The improvements will reduce congestion for trucks hauling freight and improve traffic safety issues, ODOT Planning and Engineering Administrator Matt Parrill said. The district also has work to do to maintain the current infrastructure, he said. Aging bridges along I-70 need repairs, Parrill said. The project will allow several bridges to be replaced, he said.
“From my perspective, its system condition at a local level, but from a regional and nationwide level, it’s creating a continuous six-lane section for the truck traffic,” Parrill said. “It’s a change for now.”
If the federal application for a U.S. Department of Transportation FASTLANE grant is approved, it’s unclear how soon construction would begin, Schmid said.
“It will move the project forward, it’s just a matter of how fast,” he said.
The $18 million Phase 1 of the project from Enon to U.S. 68 was completed in the fall of 2015. A third lane was added in each direction in the 3.8-mile stretch of I-70, which took nearly a year-and-a-half to complete.
The FASTLANE program was created as part of the Fixing America’s Surface Transportation Act to improve freight shipping across the country. About $4.5 billion is being used for the program between 2016 and 2020, including $850 million during the 2017 fiscal year.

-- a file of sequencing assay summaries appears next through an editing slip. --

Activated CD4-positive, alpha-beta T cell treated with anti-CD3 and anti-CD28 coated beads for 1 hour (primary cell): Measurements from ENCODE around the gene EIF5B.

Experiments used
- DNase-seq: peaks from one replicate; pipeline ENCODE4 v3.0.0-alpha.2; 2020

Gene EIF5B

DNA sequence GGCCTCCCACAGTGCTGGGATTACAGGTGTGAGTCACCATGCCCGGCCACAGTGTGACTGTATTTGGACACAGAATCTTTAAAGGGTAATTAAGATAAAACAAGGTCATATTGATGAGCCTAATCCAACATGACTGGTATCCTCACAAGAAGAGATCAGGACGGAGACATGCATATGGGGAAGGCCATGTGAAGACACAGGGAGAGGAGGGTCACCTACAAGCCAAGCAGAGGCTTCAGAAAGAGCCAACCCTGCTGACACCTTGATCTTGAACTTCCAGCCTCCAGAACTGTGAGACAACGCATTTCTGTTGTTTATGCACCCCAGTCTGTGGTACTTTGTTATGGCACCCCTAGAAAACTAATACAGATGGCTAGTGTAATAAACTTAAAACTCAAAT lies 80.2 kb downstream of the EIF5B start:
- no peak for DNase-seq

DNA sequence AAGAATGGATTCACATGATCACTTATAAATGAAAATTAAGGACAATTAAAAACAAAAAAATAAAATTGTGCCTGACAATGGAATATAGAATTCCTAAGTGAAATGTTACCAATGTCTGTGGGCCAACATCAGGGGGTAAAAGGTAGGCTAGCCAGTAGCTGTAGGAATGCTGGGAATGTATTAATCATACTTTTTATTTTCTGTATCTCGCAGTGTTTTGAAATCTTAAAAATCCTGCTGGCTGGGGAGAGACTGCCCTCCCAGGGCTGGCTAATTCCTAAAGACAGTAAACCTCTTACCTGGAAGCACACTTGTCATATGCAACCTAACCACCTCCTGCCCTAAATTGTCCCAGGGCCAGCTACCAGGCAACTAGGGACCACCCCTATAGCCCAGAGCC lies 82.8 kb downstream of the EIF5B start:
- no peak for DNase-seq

ODOT applied for a similar a grant last year, but was not selected, Parrill said. It’s submitting an updated application during this round, Parrill said.
“It’s very competitive, but it’s an opportunity to jump ahead of the existing (schedule),” Parrill said. “We’re going to take every opportunity for these programs we they come along. If we qualify, we’re going to apply.”
The $5 million design for the project has already been completed, Parrill said, meaning it can move forward as soon as funding is in hand. It was chosen by state ODOT leaders as a project worthy of FASTLANE money. If approved, ODOT will have to find need to find $20 million in funding to complete the project. They hope to get the money through the Transportation Review Advisory Council or district allocations, he said.
“They do know that if we do receive it, it’s not the full amount,” Parrill said. “They would have a financial plan to bridge the gap.”
The Springfield City Commission, Clark County Commission and the Chamber of Greater Springfield are also expected to write letters of support, Schmid said.
Springfield is the lone two-lane area where traffic bottlenecks in a 40-mile stretch between Dayton and Columbus, Clark County Commissioner John Detrick said.
“The economic impact is just phenomenal,” Detrick said.
By the Numbers
$18 million: Cost of phase one of I-70 widening project
$52 million: Cost of phase two of I-70 widening project
55,000-66,000: Number of motorists who travel I-70 from Enon Road to U.S. 68 daily
65,000-70,000: Number of motorists who travel I-70 from U.S. 68 to Ohio 72 daily
Staying with the story
The Springfield News-Sun digs into important public safety issues, including recent stories about roundabouts proposed for Springfield and long-time efforts to widen Interstate 70 in Clark County.